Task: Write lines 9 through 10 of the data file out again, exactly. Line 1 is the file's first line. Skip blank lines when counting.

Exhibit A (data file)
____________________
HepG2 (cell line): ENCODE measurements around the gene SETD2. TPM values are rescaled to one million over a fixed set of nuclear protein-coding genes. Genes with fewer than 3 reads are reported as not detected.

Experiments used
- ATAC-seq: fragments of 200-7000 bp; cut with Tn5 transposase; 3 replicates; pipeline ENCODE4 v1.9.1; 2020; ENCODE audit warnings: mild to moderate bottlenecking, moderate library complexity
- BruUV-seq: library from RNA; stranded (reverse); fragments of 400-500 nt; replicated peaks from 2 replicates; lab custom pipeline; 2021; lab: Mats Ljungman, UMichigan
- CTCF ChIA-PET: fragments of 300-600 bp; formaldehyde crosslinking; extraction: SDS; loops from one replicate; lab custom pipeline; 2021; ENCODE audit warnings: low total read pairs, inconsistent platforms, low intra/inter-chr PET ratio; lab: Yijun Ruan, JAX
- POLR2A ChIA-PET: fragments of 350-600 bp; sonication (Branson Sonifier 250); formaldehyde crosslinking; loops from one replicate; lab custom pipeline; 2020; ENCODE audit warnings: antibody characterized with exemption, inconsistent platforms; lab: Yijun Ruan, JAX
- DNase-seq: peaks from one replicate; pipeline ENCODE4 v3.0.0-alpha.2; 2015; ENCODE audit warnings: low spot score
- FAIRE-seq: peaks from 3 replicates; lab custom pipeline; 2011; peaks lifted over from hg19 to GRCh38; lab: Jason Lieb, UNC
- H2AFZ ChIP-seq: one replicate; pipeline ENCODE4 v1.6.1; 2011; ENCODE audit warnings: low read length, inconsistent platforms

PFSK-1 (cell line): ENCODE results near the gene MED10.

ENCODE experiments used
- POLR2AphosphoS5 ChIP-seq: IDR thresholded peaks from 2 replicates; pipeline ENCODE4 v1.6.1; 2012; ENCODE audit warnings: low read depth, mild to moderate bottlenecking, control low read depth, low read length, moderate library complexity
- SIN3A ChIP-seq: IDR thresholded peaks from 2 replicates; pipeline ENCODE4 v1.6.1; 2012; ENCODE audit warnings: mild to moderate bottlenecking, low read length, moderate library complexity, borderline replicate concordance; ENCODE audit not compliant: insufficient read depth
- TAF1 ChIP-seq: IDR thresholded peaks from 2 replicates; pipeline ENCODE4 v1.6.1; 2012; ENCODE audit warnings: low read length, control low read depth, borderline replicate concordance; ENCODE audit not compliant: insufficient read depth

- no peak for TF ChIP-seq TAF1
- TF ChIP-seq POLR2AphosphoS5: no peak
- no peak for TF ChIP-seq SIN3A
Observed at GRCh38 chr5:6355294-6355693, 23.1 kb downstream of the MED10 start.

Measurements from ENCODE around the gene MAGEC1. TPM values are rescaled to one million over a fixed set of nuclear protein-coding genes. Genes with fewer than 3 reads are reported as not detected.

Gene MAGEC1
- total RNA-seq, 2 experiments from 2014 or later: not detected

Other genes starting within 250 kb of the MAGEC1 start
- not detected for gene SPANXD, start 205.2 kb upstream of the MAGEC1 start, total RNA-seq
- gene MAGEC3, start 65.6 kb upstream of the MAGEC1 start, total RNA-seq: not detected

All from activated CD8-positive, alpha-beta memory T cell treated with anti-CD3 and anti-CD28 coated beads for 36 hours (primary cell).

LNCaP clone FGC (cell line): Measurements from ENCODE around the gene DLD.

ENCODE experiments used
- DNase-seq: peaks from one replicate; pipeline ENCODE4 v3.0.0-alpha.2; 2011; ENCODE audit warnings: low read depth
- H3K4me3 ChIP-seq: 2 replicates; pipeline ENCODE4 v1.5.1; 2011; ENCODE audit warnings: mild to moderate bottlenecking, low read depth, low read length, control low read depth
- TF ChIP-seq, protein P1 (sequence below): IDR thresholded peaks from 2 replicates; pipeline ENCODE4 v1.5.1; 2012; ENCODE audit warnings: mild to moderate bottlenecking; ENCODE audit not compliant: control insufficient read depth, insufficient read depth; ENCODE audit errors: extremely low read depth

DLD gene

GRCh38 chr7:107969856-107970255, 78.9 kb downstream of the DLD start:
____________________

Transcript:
- H2AFZ ChIP-seq: one replicate; pipeline ENCODE4 v1.6.1; 2011; ENCODE audit warnings: low read length, inconsistent platforms

PFSK-1 (cell line): ENCODE results near the gene MED10.